electrometer

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e·lec·trom·e·ter

(ĕ-lek-tromĕ-tĕr)
A device for measuring the electromotive force (voltage) of a source of electricity.

e·lec·trom·e·ter

(ĕ-lek-tromĕ-tĕr)
A device for measuring the electromotive force (voltage) of a source of electricity.

electrometer (ēlektrom´ətur),

n an electrostatic instrument for measuring the potential difference between two points. In radiology, electrometers are used to measure changes in the potential of charged electrodes resulting from ionization occasioned by radiation.
References in periodicals archive ?
In the silicon electrometer, the movable electrode rests on a paddle attached to a thin, flexible beam that twists and vibrates in response to electric attraction.
The shield is connected to the LO input terminal of the electrometer.
Although it is certainly possible to set up a system with a separate voltage source, an integrated one simplifies the configuration and programming process significantly, so look for an electrometer or picoammeter with a built-in variable voltage source.
For small batch testing in a lab with a benchtop test setup, consider an electrometer that offers the convenience of a plug-in switching card.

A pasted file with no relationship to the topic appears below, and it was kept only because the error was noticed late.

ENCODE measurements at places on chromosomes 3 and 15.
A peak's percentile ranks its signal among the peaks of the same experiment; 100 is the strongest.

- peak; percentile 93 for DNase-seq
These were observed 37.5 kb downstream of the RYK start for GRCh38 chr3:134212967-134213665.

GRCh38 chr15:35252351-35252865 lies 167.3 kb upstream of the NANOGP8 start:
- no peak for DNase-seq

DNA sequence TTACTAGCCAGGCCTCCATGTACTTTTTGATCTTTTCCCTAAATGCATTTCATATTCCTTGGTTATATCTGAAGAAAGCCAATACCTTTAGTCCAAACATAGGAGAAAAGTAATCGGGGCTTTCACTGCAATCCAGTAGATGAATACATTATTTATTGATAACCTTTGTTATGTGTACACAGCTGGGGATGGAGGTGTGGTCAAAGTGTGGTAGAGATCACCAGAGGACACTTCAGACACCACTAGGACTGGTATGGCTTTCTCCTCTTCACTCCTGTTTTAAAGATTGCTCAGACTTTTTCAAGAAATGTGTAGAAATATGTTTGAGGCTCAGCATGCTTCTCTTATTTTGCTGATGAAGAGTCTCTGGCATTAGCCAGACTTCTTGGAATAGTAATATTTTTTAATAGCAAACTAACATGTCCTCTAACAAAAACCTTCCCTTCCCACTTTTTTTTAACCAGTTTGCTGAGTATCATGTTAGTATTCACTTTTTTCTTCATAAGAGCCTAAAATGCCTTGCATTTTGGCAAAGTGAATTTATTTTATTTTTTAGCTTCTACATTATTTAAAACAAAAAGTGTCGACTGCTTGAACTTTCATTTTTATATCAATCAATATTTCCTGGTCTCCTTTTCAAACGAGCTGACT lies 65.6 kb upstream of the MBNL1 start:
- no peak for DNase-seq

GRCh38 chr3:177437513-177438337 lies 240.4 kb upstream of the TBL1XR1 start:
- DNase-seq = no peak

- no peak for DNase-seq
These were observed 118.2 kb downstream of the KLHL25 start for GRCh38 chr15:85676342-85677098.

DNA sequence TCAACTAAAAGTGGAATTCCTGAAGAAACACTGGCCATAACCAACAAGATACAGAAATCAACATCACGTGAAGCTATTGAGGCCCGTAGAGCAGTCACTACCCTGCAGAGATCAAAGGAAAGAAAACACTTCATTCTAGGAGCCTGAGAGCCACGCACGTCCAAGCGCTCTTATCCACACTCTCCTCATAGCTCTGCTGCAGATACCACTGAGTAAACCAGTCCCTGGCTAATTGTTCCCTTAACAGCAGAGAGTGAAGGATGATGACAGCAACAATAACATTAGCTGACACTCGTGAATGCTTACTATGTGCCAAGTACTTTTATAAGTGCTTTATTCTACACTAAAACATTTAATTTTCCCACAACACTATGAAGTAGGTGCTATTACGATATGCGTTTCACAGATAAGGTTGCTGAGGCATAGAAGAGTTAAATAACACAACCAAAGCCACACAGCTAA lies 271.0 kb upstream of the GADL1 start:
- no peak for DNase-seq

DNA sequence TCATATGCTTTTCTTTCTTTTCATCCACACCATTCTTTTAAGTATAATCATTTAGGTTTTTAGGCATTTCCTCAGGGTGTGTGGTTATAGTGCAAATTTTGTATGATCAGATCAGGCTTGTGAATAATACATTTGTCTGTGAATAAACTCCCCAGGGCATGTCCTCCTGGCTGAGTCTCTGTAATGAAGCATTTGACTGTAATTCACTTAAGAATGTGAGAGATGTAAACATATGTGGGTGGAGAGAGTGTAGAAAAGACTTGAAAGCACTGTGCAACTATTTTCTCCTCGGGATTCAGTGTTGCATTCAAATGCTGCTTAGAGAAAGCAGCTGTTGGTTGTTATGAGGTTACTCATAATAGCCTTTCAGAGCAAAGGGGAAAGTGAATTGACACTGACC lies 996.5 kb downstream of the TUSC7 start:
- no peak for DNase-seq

FIGURE 4 illustrates such a system, which employs an electrometer with built-in voltage source, as well as a switching mainframe that houses a low current scanner card and a Form C switching card.
How to Enable the Meter Connect Feature on the Model 6517B Electrometer
As accurate as electrometers are, a variety of error sources can degrade charge measurement integrity if not taken into account.
The charge measurement range of most electrometers can be extended through the use of the external feedback mode, which allows use of an external device as the electrometer's feedback element.
Several other elements of measurement "hygiene" are critical to making good charge measurements with electrometers, including making proper connections, minimizing electrostatic interference, and minimizing the impact of environmental factors.
As a general rule, JFET gate leakage current doubles for every 10[degrees]C increase in temperature, but most electrometers are temperature compensated to minimize input current variations over a wide temperature range.
An electrometer makes an ideal coulombmeter because it has very low input offset current and high input resistance.